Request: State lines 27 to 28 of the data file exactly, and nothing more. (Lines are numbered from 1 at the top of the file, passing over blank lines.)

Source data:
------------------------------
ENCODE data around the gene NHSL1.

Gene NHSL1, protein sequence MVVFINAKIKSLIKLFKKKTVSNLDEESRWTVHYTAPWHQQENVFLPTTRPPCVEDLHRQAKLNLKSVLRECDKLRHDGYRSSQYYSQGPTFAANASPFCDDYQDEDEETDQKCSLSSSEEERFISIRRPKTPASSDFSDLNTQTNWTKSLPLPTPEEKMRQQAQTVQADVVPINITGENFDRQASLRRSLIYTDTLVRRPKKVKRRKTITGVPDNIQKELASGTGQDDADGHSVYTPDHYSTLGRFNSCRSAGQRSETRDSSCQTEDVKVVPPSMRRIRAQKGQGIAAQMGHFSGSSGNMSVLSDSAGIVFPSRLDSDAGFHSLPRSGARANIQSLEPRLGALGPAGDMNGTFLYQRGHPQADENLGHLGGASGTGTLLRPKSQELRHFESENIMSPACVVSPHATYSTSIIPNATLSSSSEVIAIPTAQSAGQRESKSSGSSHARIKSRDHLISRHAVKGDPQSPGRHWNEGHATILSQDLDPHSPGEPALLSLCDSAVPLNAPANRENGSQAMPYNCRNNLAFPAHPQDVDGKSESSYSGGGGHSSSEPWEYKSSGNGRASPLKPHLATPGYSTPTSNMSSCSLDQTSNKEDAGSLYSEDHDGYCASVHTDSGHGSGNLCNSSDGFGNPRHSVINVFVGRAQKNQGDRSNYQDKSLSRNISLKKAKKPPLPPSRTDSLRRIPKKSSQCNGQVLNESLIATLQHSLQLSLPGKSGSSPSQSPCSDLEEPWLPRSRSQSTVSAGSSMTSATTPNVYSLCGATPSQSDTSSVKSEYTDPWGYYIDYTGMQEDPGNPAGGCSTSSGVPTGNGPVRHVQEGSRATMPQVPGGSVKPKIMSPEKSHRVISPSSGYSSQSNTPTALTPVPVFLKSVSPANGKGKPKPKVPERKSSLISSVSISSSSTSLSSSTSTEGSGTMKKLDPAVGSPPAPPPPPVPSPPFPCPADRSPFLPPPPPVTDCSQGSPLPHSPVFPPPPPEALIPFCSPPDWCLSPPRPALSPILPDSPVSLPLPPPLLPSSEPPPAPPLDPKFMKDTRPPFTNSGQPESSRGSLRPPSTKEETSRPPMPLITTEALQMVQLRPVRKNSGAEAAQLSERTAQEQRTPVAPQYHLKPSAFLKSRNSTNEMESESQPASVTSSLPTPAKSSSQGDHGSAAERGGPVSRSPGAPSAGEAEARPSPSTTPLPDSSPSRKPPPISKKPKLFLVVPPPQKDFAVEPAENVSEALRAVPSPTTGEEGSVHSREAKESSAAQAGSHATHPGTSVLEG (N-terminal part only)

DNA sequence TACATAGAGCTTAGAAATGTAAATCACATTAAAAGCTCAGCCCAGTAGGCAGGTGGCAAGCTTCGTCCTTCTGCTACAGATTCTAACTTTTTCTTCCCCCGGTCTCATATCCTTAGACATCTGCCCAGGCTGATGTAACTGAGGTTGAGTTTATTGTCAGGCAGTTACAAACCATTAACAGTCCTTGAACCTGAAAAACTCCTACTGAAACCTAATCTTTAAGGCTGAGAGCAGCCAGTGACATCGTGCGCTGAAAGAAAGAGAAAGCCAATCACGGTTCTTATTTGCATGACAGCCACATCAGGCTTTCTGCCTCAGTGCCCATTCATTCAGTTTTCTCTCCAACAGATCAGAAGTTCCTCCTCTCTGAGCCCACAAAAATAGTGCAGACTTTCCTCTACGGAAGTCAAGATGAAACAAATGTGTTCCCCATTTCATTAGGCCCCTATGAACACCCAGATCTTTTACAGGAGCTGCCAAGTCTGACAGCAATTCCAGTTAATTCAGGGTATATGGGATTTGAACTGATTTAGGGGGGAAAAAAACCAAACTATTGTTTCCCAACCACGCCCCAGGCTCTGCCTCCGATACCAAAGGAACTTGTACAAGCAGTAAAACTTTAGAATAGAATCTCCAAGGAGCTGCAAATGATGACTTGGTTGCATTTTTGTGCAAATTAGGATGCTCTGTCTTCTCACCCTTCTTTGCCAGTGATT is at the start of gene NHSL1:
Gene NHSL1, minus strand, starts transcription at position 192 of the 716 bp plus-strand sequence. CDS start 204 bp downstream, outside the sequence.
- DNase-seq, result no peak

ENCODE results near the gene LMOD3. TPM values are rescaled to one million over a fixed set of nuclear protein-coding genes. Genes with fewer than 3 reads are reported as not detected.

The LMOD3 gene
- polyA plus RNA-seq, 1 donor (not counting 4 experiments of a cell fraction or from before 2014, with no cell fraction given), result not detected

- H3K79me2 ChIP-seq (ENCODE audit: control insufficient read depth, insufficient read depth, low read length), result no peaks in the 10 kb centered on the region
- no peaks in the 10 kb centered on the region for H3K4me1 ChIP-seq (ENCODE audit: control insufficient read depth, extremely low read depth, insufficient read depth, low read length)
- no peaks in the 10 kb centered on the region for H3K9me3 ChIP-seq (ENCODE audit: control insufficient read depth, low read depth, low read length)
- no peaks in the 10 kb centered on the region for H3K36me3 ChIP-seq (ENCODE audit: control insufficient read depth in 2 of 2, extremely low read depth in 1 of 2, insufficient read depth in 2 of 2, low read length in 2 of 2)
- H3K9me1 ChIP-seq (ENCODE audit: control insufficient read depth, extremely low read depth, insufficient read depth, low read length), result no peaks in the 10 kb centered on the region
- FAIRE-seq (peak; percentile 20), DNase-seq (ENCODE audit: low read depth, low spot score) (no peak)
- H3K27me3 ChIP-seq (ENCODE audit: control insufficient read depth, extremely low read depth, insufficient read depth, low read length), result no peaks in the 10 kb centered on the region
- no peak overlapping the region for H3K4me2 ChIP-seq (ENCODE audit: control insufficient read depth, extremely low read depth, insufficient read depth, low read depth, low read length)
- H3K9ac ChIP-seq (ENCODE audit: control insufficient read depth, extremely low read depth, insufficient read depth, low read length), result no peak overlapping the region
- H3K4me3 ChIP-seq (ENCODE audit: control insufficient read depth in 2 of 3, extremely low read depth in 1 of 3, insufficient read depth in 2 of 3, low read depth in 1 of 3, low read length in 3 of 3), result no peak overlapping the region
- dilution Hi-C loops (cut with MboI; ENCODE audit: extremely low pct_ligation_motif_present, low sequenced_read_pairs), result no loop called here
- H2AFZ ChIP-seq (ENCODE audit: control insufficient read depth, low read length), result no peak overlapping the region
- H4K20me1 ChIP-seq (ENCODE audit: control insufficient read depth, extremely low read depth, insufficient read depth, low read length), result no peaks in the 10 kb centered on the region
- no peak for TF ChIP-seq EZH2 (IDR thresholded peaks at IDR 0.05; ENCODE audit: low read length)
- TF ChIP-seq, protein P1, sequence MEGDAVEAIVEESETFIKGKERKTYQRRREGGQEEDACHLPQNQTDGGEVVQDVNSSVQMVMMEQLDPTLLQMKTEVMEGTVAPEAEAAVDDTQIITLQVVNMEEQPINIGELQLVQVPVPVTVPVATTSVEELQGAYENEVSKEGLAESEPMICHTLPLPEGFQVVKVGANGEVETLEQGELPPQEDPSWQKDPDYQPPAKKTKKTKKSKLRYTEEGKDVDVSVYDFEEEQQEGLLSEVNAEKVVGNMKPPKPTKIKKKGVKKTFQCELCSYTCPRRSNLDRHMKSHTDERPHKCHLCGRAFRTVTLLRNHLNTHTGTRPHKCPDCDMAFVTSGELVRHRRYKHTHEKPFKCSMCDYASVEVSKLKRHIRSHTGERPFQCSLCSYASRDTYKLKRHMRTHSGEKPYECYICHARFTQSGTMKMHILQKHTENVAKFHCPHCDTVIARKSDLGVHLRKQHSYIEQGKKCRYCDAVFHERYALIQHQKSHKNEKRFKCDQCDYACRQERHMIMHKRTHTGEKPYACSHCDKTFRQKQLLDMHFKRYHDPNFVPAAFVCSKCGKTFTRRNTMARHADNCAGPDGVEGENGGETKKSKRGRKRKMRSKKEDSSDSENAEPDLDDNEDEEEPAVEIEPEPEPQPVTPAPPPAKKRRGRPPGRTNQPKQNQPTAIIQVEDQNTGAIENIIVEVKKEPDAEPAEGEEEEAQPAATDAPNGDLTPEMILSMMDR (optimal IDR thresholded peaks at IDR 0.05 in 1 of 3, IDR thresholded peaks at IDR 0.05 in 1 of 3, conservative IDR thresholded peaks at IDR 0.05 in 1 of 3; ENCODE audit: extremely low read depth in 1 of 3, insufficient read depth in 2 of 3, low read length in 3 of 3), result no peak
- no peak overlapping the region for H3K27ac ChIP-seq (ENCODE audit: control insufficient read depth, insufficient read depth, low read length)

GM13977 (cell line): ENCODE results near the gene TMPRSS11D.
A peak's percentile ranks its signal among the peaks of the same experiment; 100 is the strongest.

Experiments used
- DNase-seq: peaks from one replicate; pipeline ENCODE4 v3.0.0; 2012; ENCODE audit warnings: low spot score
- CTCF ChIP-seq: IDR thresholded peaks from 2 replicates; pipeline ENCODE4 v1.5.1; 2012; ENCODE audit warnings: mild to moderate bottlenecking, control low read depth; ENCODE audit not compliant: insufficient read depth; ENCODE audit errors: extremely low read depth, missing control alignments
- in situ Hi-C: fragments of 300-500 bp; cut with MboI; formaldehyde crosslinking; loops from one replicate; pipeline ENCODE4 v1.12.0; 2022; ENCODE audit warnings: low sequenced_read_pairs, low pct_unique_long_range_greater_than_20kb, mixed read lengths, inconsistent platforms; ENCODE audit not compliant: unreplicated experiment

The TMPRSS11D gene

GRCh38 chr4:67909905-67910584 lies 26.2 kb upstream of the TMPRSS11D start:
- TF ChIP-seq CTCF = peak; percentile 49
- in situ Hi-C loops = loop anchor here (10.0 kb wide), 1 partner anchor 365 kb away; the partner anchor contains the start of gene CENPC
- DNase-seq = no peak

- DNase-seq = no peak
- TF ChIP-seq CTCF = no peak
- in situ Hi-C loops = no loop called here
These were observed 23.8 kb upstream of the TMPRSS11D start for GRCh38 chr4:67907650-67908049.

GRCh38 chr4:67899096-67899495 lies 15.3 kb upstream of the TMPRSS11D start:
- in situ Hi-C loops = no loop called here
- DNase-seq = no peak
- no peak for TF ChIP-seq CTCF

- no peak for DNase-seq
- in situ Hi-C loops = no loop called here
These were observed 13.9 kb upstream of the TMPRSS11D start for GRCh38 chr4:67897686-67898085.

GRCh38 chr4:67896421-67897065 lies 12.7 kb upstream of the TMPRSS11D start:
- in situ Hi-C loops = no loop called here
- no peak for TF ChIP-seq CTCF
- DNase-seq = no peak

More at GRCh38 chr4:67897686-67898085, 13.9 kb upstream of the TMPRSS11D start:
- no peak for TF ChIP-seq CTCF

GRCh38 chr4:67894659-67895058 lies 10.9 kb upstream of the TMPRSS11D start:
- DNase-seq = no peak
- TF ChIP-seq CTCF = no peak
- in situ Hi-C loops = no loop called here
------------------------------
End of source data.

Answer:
Experiments used
- DNase-seq: peaks from one replicate; pipeline ENCODE4 v3.0.0; 2012; ENCODE audit warnings: low spot score